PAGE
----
It estimates that, among heterosexual men working over 30 hours a week, married ones earn almost 20% more than singletons; this controls for age and education among other things
However, among gay men, the marriage premium - well, partnership premium - is just 4%.
This poses a challenge for those who think the marriage premium is due to selection effects. After all, if it were the case that the same things that make a man attractive to an employer also make him marriageable, shouldn’t this effect be as powerful for gays as straights?*
Instead, this might suggest that much of the marriage premium is causal. Maybe marrying a woman causes a man to earn more, perhaps because he expects to have to provide for children, or because he can focus more on his careers as his wife saves him time by doing housework. For gay men, marriage doesn’t have these boosts to earnings.
Does this suggest that we should encourage marriage, because it raises productivity?
No. The opposite is true for women. Married women earn almost 4% less than single ones - even controlling for having children. Maybe looking after hubby distracts a woman from her work.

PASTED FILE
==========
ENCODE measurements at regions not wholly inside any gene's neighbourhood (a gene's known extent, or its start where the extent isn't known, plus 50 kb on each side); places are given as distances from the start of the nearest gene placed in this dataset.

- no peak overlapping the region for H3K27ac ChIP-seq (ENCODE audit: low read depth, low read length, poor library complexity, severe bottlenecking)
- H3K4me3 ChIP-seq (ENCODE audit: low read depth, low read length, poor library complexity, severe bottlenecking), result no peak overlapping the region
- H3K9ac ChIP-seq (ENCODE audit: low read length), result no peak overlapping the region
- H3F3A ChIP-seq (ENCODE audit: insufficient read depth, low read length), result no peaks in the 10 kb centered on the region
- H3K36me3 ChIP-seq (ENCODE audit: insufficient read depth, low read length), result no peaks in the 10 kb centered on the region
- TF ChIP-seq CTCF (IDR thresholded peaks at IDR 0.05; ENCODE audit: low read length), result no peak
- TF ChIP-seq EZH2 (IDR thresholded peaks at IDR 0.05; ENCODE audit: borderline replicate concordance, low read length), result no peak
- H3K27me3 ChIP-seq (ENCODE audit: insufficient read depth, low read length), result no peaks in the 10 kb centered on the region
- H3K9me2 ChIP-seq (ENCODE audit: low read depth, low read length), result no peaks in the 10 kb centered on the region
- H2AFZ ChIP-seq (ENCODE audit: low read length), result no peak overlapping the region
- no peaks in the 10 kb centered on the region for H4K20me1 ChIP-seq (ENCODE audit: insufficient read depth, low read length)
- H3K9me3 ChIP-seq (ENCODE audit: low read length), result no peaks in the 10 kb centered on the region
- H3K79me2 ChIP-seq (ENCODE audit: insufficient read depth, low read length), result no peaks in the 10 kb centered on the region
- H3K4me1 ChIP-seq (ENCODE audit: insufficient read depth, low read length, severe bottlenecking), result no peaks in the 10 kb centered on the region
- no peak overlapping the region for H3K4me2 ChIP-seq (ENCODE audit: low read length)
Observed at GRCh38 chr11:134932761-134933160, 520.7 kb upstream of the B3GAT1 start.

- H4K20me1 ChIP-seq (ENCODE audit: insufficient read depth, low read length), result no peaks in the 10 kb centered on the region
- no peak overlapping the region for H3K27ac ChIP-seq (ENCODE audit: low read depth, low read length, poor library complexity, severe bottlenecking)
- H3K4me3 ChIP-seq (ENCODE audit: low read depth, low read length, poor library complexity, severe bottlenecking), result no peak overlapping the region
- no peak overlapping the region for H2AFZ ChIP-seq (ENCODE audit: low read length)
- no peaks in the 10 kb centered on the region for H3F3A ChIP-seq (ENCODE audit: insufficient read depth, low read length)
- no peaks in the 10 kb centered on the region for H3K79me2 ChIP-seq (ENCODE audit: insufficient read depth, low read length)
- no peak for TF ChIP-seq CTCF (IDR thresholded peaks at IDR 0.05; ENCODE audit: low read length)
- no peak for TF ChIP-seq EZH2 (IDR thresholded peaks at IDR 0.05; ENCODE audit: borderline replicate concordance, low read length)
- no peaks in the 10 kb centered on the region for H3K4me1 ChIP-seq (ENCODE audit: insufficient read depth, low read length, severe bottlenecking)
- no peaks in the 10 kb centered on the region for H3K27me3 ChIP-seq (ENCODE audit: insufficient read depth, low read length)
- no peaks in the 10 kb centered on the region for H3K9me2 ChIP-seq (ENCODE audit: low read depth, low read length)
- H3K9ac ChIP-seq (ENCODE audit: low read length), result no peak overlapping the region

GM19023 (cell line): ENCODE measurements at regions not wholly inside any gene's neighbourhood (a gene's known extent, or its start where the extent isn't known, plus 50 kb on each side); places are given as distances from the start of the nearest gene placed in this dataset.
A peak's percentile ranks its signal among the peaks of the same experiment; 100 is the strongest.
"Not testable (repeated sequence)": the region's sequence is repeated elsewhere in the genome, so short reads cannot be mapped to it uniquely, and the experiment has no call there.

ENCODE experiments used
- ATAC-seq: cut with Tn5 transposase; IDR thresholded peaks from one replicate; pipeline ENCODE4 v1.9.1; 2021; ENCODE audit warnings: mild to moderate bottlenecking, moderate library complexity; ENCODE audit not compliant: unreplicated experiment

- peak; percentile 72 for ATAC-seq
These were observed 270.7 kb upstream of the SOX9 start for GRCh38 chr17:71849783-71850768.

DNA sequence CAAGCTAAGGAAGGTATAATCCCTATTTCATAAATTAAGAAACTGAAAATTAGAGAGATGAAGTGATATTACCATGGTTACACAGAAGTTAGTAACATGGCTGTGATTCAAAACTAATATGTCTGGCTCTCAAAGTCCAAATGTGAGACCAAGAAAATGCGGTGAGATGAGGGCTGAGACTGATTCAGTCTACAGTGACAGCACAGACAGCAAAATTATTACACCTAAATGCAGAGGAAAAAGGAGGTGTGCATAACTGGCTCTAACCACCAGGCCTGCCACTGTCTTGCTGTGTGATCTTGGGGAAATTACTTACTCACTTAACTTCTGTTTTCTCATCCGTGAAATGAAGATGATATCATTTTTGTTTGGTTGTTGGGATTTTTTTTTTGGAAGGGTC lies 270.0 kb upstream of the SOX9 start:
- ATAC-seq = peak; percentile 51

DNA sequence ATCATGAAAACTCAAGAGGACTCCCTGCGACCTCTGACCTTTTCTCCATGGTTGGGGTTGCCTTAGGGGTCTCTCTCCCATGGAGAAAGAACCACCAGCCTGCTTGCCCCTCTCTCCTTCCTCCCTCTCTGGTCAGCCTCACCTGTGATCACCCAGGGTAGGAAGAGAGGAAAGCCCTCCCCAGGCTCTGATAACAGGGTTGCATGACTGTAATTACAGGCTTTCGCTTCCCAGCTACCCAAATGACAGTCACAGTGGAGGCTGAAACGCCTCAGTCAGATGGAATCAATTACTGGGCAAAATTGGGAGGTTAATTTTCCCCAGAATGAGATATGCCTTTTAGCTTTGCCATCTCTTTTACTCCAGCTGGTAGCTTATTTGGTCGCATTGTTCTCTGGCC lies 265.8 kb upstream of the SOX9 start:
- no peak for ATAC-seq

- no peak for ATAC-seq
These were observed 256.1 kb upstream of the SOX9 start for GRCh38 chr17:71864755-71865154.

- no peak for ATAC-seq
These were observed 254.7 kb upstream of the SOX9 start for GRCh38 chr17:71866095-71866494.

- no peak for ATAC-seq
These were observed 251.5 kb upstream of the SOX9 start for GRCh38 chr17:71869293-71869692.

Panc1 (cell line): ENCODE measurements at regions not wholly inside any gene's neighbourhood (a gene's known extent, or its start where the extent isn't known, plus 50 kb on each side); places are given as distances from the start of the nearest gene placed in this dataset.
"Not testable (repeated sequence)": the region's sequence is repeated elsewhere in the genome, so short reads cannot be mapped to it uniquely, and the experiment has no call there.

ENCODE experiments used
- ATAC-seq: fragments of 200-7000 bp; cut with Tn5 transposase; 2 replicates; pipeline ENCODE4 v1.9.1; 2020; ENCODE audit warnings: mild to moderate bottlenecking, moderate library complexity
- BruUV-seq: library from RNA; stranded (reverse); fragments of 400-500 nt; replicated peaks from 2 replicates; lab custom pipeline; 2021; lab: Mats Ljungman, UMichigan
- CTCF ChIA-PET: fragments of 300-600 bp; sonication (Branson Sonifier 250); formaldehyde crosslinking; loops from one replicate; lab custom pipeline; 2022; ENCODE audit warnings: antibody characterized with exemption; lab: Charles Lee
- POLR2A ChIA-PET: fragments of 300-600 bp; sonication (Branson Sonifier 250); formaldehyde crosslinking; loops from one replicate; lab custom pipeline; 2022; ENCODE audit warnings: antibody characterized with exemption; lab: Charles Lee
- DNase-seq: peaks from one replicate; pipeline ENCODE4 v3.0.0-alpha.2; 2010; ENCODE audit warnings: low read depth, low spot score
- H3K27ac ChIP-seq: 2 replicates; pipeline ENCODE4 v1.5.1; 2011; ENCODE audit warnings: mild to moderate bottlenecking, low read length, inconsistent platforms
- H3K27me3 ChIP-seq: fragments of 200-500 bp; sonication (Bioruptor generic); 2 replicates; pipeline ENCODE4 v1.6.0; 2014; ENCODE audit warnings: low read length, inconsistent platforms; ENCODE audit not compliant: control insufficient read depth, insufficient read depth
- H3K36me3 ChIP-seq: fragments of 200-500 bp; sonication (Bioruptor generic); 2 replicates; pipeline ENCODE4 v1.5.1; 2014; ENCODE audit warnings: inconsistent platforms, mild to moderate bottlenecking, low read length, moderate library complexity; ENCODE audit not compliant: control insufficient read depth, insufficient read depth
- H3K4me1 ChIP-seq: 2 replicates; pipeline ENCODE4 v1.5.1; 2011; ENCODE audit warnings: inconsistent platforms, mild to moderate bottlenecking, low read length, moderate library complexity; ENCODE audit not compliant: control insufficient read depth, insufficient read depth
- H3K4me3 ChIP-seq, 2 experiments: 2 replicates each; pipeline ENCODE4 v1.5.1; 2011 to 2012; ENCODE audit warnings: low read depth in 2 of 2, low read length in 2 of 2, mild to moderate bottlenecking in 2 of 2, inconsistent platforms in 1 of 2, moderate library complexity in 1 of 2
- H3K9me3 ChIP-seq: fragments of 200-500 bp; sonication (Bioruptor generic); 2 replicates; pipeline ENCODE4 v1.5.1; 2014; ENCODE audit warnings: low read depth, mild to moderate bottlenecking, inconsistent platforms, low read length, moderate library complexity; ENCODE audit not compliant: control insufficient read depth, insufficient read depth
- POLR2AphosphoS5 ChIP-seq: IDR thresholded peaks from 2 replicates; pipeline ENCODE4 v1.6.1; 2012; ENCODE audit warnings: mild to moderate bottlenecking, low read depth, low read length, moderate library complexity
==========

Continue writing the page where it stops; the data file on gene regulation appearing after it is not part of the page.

What’s more, whereas being gay is bad for a man’s earnings, it’s great for a woman’s. Lesbians earn more than straight women; this seems true in the UK as well as Canada. And whereas a woman loses money by marrying a man, she gains by shacking up with another woman; lesbians in couples earn 10% more than married women - again, controlling for having children.
If we judge policies purely by their labour market impact, it makes as much sense to encourage women to become lesbians as it does to promote heterosexual marriage - though such a policy has other drawbacks.
However, what stands out about this research is that bisexuals, men or women, earn much less than gays or straights: it‘s not clear why.
All this raises a question. Why do we hear so much about the gender pay gap, when much of this is due simply to women having children, and much less about sexuality pay gaps (gay vs straight men, bis vs others) when these might arguably reflect deeper injustices?
* Maybe not. It could be that what employers value is a conventional mindset, and married men have this whilst married gays don’t.